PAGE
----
Your Security team is aware of your cool library, which many teams in the company use. They want you to rely on the enterprise KMS (Key Management System) to have audit trails and be sure it's really secured from their perspective (they don't trust Software Engineers, as they know nothing about security, right?). They give you access to the KMS (and all the credentials and tokens coming with it), so you're adding its support to your library.

You're on a roll!

Python enters the game# 

Enter new users, requesting the library in their language of choice, such as Python. Damn, your library is in Java today. You don't know Python, you don't like the language, you need help. You enlist the help of a team familiar with Python, and soon you're recreating your library with their help, in a somewhat foreign language you don't want to learn.

Unstoppable, you develop Version 1.3 in both Java and Python and are decided to maintain both versions. 👏

A significant issue emerges during testing: data encrypted with the Python library aren't decryptable with the Java version. Time to add more end-to-end testing in your library, mixing languages, to be sure things are smooth.

In addition to handling language compatibility, another request lands on your desk: key rotation management. This necessitates a more complex interface contract and you decide to store keys in the headers of the records, going through your library.

As you adapt both libraries, a compatibility matrix becomes essential for your users, to know what they can or cannot support.

It's consuming way more time than you expected but intellectually, you like it! You are a necessity, your company needs you, you are delivering great business value! So you develop a great test harness, even if it's painful.

OMG, What I have done?# 

With your responsiveness and efficient updates, many teams have started using your library. You're doing your DevRel part and talking about it internally. People are genuinely interested, the excitement is growing.

However, as new teams and partners arrive, they bring along their language preferences like Go, C#, Rust, Python, KMS choices like Vault, Azure, GCP, AWS, Thales, and unique encryption definitions.

You look at your compatibility matrix, and it is now a behemoth. You still receive tickets from your first versions.

Suddenly, your efficient little library has become an enterprise linchpin, incurring substantial costs. You've probably created technical debt without intending to, and there's no easy way to backtrack.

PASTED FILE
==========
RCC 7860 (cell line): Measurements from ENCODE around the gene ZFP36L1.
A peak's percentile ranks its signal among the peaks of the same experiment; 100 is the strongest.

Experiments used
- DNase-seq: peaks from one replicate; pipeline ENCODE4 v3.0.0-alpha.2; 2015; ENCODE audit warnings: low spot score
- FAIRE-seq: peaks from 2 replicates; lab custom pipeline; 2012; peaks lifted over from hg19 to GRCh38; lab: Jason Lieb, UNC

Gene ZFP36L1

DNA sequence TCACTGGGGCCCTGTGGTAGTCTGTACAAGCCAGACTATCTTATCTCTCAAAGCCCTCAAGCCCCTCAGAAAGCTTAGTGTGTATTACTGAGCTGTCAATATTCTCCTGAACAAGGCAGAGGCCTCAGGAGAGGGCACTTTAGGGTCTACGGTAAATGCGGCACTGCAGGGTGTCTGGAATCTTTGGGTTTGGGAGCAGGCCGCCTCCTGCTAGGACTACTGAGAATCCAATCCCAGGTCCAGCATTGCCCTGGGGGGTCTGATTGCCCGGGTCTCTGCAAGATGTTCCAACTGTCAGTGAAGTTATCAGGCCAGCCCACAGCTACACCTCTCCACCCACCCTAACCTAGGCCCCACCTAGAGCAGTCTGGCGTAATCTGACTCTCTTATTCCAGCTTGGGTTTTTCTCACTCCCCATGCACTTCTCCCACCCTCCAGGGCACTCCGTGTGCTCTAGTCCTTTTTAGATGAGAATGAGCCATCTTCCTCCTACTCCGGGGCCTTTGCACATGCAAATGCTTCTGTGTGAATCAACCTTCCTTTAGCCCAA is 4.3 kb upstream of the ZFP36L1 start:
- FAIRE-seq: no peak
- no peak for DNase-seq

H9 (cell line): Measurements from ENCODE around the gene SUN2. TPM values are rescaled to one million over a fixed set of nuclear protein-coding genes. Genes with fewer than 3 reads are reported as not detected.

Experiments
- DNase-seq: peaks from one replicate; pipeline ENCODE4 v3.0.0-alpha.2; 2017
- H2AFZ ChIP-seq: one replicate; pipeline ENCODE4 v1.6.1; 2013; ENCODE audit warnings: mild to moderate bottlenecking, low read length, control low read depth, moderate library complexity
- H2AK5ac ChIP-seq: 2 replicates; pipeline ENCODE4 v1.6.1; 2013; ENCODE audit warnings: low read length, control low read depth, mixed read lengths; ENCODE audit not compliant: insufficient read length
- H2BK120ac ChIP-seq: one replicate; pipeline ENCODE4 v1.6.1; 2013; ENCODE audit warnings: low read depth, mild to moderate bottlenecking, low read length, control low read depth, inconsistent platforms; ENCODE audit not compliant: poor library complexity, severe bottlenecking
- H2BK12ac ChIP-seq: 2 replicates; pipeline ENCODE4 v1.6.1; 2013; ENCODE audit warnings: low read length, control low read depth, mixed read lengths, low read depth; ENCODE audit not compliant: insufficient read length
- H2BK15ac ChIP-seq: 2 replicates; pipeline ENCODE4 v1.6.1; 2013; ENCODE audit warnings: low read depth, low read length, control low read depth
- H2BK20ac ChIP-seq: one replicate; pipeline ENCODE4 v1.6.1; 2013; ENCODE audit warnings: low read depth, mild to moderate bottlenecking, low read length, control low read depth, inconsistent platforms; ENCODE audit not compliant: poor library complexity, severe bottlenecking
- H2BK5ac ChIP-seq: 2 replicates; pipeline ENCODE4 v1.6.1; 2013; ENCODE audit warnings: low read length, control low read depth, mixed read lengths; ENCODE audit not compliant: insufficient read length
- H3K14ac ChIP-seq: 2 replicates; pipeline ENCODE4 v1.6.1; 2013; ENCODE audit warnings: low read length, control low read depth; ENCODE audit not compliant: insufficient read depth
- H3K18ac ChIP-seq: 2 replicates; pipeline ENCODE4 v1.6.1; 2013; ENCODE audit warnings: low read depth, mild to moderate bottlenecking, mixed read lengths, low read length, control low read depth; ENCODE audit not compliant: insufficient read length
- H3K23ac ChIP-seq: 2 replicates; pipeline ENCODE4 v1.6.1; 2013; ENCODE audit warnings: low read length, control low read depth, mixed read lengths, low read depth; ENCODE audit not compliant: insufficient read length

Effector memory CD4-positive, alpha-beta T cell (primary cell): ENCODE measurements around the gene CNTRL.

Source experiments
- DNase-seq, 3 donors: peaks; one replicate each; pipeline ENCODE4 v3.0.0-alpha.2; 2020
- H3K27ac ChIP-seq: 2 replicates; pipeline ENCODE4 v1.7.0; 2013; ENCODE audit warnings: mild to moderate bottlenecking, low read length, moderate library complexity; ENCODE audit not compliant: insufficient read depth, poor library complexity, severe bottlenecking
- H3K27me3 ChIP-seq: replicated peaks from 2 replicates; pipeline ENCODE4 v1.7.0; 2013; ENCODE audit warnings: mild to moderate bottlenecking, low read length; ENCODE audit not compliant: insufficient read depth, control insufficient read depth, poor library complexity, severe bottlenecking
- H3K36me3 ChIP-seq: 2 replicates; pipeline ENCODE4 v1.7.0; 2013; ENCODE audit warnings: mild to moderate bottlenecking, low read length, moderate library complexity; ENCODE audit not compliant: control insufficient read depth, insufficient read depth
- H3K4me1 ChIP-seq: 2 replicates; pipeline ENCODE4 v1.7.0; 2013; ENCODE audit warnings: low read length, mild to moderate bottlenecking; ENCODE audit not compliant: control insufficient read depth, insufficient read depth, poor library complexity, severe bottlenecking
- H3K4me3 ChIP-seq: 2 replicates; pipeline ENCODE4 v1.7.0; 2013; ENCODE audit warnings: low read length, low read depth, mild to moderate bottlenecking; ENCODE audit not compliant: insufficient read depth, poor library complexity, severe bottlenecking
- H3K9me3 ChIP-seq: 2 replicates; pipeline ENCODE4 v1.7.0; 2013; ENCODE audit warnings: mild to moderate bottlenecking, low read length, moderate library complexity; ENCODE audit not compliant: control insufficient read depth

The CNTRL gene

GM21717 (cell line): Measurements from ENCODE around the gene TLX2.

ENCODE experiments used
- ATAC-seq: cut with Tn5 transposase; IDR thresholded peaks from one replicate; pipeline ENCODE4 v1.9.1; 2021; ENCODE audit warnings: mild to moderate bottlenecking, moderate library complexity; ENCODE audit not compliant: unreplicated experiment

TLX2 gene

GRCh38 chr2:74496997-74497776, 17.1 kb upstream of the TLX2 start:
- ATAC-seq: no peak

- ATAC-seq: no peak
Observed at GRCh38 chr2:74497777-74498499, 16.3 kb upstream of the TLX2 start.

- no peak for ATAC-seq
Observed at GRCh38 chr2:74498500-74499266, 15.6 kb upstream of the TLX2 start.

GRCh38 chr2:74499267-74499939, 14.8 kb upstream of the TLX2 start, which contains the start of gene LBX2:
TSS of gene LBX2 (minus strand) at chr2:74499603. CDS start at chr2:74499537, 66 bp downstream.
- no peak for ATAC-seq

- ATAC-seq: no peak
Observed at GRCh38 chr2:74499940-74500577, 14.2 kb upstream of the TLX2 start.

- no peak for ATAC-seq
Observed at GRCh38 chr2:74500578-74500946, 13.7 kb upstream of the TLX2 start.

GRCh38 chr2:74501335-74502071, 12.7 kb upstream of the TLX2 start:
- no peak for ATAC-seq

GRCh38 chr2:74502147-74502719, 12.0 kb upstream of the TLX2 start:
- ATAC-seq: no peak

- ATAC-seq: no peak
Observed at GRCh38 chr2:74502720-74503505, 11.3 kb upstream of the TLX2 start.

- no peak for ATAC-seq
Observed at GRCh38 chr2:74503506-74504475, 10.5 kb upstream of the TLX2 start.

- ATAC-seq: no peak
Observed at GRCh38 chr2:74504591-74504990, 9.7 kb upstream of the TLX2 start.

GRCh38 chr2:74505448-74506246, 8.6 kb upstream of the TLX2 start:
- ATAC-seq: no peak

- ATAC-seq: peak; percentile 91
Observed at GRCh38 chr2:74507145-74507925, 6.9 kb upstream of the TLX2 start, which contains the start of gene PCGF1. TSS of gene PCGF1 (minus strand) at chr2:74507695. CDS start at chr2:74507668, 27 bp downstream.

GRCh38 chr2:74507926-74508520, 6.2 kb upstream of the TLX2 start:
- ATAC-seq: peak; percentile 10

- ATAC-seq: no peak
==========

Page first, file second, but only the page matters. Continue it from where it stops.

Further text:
Everybody is happy: except you# 

There's no sugarcoating it: you're drowning in an insurmountable workload. You're caught in a relentless storm of tasks, a tempest that shows no signs of abating. The sheer volume is overwhelming, each new task threatening to pull you deeper into the whirlpool of stress and exhaustion.

This isn't just about being busy but about facing a fundamentally unsustainable workload. The pressure is relentless, the stakes are high, so much data is going through your library. It's a challenging situation that demands a solution, and fast.

Do you recognize yourself here? We want to talk with you!

It's a tale of good intentions spiraling into a financial sinkhole from which it's challenging to extricate oneself. But despite the costly journey, the technical solution - your encryption library - is a resounding success, right?

However, the triumph of the library masks a more significant failure: Governance.

Governance? Which Governance?# 

The autonomy granted to teams to independently implement end-to-end encryption is a double-edged sword. In this freedom, two crucial issues have been overlooked:

  • KMS access management: secrets, tokens...
  • Encryption definition: where is the truth? who owns that?

With your library, every team needs to be equipped to access the KMS (custom access, password, Service Account...), which makes deployments more intricate and integration tests more challenging.

Who knows all the rules now? Where are stored the encryption definitions? Who owns them? Are you sure they are properly shared and used across the whole organization? How do you know? What happens when your CSO wants to add/remove one rule?

In essence, end-to-end encryption is not a solo endeavor - it's a team sport. It requires a coordinated effort, shared understanding, common goals, and ownership. Starting with a technical POC going to production is leading to such disaster, we have a solution to avoid all of it.